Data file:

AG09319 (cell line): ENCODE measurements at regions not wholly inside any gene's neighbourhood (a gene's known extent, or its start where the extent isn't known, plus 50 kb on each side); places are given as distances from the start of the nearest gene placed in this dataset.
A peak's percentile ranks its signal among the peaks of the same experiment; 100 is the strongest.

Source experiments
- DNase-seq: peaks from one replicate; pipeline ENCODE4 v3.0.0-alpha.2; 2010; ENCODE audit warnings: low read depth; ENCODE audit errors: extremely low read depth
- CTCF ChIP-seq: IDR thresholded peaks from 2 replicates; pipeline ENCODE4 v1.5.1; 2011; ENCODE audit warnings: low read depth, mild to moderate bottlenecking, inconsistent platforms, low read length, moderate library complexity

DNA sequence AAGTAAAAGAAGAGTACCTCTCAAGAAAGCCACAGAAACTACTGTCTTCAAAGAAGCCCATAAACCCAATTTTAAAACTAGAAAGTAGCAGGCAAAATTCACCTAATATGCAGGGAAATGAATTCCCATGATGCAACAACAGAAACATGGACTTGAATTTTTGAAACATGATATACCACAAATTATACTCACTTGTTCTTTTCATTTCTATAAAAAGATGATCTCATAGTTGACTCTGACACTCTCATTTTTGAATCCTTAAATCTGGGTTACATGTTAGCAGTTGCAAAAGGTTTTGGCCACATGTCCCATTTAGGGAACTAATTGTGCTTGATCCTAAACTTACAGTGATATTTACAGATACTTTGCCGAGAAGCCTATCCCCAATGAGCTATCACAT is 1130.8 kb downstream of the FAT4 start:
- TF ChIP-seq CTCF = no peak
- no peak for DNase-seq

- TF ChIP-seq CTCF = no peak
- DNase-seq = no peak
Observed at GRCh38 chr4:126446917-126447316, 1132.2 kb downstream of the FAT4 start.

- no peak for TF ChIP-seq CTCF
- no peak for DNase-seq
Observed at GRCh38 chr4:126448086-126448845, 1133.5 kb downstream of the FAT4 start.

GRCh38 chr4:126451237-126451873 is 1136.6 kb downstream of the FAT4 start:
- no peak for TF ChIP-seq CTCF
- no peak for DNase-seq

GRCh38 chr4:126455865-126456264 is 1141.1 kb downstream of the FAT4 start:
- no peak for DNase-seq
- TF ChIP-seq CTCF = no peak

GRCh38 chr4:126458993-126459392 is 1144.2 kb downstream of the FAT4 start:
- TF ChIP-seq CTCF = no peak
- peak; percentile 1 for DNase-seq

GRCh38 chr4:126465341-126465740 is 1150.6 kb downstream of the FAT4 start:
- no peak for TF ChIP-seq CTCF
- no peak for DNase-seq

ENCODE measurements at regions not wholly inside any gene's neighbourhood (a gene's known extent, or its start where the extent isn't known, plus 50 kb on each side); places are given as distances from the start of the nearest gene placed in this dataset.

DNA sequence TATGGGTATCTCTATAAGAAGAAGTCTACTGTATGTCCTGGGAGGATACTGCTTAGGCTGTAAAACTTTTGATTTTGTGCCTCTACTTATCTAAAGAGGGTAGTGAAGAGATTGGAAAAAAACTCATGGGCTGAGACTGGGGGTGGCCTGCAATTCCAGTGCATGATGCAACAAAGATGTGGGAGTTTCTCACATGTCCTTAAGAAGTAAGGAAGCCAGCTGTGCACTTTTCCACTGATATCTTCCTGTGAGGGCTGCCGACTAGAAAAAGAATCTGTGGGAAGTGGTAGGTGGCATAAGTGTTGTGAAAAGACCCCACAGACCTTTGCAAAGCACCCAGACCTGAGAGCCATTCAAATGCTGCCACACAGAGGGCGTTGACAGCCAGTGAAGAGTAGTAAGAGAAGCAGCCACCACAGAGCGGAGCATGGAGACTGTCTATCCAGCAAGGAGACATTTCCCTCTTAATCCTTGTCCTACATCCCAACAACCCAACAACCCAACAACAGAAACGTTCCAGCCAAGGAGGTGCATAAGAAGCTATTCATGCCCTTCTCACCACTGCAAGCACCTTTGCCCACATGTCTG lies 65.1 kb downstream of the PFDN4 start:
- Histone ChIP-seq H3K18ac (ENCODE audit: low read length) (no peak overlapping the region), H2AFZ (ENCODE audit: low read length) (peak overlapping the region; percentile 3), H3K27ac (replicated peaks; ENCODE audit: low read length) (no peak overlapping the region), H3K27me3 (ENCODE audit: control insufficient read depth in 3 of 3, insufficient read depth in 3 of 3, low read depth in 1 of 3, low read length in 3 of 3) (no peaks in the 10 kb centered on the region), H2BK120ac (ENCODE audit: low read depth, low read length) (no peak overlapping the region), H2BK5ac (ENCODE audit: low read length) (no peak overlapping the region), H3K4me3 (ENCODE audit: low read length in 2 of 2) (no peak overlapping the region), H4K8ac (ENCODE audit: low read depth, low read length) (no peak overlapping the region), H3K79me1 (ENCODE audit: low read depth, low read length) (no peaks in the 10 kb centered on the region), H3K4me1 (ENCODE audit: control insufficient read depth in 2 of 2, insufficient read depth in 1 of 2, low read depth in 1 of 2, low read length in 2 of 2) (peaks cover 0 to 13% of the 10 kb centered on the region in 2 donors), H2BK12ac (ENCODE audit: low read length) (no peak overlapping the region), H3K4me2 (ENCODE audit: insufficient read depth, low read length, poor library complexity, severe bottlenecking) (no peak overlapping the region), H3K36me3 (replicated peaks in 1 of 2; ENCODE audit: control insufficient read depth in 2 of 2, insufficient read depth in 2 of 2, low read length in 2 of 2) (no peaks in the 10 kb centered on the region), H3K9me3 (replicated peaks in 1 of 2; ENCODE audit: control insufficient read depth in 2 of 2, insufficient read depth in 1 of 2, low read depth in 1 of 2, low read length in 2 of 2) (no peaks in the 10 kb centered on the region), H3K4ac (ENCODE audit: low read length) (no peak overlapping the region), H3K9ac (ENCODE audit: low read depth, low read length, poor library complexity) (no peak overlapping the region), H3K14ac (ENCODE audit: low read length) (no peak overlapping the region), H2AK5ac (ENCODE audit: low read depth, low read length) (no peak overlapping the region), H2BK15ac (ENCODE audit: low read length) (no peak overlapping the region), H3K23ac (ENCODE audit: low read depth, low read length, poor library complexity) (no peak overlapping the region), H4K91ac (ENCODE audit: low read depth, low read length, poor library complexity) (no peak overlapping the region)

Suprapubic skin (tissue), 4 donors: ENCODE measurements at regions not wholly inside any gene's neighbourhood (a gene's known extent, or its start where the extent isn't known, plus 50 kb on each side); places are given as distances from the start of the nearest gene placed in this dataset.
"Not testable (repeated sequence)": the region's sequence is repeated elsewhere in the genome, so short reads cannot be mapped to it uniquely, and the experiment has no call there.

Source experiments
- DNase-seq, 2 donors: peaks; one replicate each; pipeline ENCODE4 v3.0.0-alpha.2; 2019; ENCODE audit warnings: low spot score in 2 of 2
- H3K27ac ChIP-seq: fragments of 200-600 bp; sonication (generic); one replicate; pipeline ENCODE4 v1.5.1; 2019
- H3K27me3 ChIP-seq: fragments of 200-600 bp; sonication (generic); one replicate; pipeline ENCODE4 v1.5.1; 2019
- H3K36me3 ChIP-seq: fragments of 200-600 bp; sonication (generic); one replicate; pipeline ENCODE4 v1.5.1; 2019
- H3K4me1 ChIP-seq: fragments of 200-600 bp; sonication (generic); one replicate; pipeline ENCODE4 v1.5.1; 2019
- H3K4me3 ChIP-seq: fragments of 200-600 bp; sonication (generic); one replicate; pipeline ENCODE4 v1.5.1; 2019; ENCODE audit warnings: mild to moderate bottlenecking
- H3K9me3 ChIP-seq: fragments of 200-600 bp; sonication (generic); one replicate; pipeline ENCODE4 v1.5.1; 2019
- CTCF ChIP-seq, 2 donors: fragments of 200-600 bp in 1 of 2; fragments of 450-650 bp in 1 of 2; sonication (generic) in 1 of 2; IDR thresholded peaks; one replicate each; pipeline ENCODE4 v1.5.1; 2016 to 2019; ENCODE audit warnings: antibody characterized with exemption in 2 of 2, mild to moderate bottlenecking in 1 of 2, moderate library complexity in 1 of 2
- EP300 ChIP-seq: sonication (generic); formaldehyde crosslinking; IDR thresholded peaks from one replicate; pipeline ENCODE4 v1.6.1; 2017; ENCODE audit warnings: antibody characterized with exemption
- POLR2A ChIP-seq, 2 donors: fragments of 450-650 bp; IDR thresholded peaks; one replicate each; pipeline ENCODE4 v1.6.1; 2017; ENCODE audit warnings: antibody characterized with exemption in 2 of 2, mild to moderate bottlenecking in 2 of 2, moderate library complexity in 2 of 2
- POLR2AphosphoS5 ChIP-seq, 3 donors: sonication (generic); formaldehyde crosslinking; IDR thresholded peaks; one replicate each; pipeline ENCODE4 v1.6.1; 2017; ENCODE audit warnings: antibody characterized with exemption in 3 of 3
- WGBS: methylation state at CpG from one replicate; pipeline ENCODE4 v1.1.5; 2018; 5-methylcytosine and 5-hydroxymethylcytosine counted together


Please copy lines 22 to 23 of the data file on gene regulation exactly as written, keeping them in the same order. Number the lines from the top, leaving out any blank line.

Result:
- TF ChIP-seq CTCF = no peak
- peak; percentile 1 for DNase-seq